‘Hannibal’ 3.03 Recap: “That May Have Been Impulsive”

The axe has finally dropped for ‘Hannibal’, which must be a particular irony for a serial killer who prefers more sophisticated and creative forms of murder. The show’s poor ratings have caught up with it and NBC has issued a cancelation order.

Fortunately, the network has committed to airing the remainder of the third season, which will run another ten episodes this summer. However, the series will not get a fourth season, at least not on NBC.

In the meantime, last Thursday brought us a new episode, called ‘Secondo’. We spent the first part of the season separately following Hannibal Lecter in one entire dedicated episode and Will Graham in another. Although the characters still haven’t caught up with each other yet, both storylines intertwine here, as Will hunts for Hannibal, and Hannibal actually seems to be intentionally luring him closer.

Not just Will, but Jack Crawford (Laurence Fishburne) has also arrived in Europe. He stops at the church in Italy and meets with Inspector Pazzi, who suggests that they should team up to find Hannibal. Jack tells him that he’s not looking for Lecter, just for Will Graham.

Hannibal and Bedelia’s bizarre relationship gets even stranger when we realize that she’s still providing him therapy, in a way. Hannibal tells her all the awful thoughts in his head, and she listens patiently. Bedelia realizes that Hannibal’s brazen kill spree is his way of drawing both Graham and Crawford toward him, and warns him that, “You are going to get caught.” He doesn’t seem concerned.

Lecter hosts a dinner for the rival professor at his university, the one who has very vocally had it out for him. Before the meal hardly even gets started, Lecter jabs an icepick into the man’s skull. It doesn’t kill him, not immediately. In shock, the man babbles about losing his vision and actually laughs. Bedelia removes the icepick, upon which he drops dead. Lecter gloats that technically she killed him.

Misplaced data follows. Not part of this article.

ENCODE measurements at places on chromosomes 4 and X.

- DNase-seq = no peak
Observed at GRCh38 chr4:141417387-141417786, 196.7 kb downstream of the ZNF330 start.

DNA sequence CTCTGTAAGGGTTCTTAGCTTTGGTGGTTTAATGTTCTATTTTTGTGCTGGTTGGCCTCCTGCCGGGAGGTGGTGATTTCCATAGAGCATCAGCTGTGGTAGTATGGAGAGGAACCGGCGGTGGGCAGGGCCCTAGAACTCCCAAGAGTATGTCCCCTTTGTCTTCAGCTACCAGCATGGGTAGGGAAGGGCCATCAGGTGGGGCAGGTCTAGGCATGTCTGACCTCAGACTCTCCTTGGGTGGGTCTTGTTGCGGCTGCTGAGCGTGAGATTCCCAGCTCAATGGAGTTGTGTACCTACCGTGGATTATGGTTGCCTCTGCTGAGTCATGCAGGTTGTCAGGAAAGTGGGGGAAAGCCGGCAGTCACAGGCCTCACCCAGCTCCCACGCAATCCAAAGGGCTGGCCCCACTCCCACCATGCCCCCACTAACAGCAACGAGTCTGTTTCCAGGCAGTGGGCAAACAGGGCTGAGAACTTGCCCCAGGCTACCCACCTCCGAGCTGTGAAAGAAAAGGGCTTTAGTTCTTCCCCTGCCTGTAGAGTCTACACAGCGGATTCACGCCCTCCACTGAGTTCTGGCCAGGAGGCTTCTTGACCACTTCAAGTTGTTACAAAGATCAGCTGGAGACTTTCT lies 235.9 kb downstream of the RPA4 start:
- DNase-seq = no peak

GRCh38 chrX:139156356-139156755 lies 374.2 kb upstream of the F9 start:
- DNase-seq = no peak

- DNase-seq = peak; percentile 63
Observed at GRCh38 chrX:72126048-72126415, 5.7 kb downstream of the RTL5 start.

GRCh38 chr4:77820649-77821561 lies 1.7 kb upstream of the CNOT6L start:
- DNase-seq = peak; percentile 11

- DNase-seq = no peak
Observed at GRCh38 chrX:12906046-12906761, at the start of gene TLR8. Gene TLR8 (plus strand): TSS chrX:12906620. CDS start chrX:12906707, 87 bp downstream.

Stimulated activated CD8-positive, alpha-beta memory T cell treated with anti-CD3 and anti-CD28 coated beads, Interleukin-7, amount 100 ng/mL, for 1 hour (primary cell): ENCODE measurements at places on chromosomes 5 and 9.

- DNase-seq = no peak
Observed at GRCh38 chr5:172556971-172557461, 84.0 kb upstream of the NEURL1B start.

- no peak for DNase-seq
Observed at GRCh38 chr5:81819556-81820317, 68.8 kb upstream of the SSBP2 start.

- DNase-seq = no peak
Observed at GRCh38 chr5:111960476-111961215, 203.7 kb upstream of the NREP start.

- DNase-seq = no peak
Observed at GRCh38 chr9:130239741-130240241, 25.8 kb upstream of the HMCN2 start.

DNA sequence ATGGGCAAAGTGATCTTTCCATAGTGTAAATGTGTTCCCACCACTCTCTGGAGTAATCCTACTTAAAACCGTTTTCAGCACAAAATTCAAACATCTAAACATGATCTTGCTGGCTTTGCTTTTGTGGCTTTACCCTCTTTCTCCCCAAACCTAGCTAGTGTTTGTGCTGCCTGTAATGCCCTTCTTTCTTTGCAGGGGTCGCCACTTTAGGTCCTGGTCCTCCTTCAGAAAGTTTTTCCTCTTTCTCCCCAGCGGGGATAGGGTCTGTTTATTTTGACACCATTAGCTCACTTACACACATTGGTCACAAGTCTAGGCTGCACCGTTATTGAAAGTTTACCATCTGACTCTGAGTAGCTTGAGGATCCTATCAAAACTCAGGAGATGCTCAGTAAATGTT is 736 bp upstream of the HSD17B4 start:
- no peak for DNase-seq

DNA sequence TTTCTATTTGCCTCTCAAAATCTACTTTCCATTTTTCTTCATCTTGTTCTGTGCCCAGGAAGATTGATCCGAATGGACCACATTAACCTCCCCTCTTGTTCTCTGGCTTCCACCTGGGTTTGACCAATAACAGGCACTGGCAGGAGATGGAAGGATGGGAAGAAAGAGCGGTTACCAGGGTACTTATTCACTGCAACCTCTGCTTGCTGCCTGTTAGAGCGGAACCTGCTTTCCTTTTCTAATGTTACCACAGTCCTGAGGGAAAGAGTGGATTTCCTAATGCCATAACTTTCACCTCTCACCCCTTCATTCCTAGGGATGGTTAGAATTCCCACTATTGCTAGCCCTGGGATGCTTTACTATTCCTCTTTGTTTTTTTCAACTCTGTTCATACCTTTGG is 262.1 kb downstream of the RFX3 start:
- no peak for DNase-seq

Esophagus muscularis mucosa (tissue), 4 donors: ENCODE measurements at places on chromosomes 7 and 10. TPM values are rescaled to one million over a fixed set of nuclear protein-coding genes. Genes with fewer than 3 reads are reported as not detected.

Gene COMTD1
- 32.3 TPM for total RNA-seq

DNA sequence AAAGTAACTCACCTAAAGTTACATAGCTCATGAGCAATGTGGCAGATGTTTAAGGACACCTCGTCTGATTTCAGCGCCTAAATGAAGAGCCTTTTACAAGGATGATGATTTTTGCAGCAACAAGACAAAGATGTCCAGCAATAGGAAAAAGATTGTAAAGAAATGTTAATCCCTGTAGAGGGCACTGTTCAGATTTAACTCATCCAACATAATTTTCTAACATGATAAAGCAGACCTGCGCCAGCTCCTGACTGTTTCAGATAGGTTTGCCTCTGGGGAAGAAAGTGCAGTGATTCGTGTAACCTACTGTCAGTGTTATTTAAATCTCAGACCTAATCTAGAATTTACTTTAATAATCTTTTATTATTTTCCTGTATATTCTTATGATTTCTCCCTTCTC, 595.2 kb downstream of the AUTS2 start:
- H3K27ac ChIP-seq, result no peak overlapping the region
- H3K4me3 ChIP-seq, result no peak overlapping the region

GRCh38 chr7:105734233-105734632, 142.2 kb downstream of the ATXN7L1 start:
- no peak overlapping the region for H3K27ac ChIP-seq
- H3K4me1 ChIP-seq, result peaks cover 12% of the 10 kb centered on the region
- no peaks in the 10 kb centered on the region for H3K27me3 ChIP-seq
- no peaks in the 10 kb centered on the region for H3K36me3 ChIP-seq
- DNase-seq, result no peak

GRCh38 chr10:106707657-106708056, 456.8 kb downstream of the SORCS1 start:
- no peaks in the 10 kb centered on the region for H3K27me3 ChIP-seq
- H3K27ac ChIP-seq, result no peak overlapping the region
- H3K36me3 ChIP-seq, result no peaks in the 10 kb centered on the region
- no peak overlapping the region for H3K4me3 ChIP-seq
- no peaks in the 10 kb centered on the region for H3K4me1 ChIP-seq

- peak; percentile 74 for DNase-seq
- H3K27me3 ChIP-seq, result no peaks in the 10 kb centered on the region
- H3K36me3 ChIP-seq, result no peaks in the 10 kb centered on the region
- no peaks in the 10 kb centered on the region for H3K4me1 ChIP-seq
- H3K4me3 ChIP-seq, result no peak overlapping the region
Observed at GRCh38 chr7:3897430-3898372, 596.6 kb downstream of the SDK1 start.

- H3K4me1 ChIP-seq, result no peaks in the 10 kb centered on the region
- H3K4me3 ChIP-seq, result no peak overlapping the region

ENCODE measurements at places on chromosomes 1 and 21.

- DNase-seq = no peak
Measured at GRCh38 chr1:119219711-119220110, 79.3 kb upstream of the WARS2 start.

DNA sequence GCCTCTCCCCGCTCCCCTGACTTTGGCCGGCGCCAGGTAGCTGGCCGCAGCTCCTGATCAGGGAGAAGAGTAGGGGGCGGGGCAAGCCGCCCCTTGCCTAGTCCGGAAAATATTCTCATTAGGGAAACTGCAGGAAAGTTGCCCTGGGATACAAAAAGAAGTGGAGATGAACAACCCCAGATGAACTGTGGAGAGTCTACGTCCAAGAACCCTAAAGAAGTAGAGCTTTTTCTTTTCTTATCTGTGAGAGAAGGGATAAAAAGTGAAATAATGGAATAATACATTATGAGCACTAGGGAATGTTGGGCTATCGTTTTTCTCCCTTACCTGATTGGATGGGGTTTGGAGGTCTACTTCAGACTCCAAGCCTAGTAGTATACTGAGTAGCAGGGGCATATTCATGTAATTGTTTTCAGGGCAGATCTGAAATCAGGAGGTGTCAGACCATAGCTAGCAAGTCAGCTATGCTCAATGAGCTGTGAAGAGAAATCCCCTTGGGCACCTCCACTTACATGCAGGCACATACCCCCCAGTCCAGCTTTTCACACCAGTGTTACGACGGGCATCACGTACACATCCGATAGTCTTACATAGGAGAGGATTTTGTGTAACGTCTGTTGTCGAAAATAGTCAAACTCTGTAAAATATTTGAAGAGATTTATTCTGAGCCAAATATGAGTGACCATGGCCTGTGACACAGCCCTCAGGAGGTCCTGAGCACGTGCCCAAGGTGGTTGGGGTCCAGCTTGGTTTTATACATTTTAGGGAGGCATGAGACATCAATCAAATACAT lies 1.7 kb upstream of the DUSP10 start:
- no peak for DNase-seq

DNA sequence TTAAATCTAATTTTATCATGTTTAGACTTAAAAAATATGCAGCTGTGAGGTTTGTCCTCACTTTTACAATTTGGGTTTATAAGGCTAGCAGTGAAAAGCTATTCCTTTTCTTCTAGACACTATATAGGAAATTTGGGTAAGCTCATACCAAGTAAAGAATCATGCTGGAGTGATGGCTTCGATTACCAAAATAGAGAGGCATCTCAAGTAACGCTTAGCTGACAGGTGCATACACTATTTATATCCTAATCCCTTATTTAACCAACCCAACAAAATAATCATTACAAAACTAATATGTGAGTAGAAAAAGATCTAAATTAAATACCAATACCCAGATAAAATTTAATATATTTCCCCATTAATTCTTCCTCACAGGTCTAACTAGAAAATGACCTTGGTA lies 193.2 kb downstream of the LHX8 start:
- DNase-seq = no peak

Another day, Hannibal hosts a dinner for a couple of other, friendlier professors. He serves what he tells them is lamb… but isn’t. They make it through the meal alive.

Meanwhile, Graham visits Lecter’s childhood home in Lithuania to trace the origins of the monster. The estate seems abandoned at first, until Will sees a woman on the grounds hunting fowl. She almost spots him spying on her. Later that night, Will returns and walks through a swarm of fireflies in the garden. He enters the house and searches a bit until encountering a babbling old man locked in a cell. The huntress, a Japanese woman named Chiyo (Tao Okamoto from ‘The Wolverine’) catches Will snooping and threatens him with a shotgun. He tells her that Hannibal sent him.

Although she isn’t sure whether to believe him, Chiyo shares that the man in the cell murdered and ate Hannibal’s sister. Hannibal left her to guard and punish him, curious whether she’d kill him. She has resisted thus far.

Lest we think we’ve gleaned some insight about why Lecter became a cannibal, Bedelia later shatters that illusion by asking him how his sister tasted. Hannibal did not learn his ways from anyone else. Mischa was his first victim, and he blamed it on the old man.

The next night, Will returns and sets the prisoner free. However, when Chiyo brings the man’s meal to the cell, he’s still in there. Of course, she doesn’t realize that the door is unlocked. The man jumps out and tries to strangle her, forcing her to stab him in the neck and kill him. Will looks on. He knew exactly what would happen. This was his design. Chiyo scolds him that, “He’d be proud of you.” Even so, with no reason to stay at the house any longer, Chiyo offers to help Will find Hannibal.

Before they leave, Will erects a giant firefly monument made out of the old man’s corpse. Has Hannibal succeeded in making Will Graham like him?

Of the three episodes that have aired so far this season, this is the best and a clear improvement. However, the season still seems a little disjointed to me.

Creator Bryan Fuller stated in the past that he mapped out a narrative for seven seasons. That always seemed like wish fulfillment. With news of the cancelation, I hope that he has some sense of closure prepared for the end of this season.

Fans of the series can still hold out some hope that another outlet (perhaps Netflix?) will pick it up now that NBC has dropped it. That happens sometimes, but for the moment I’m not counting on it.

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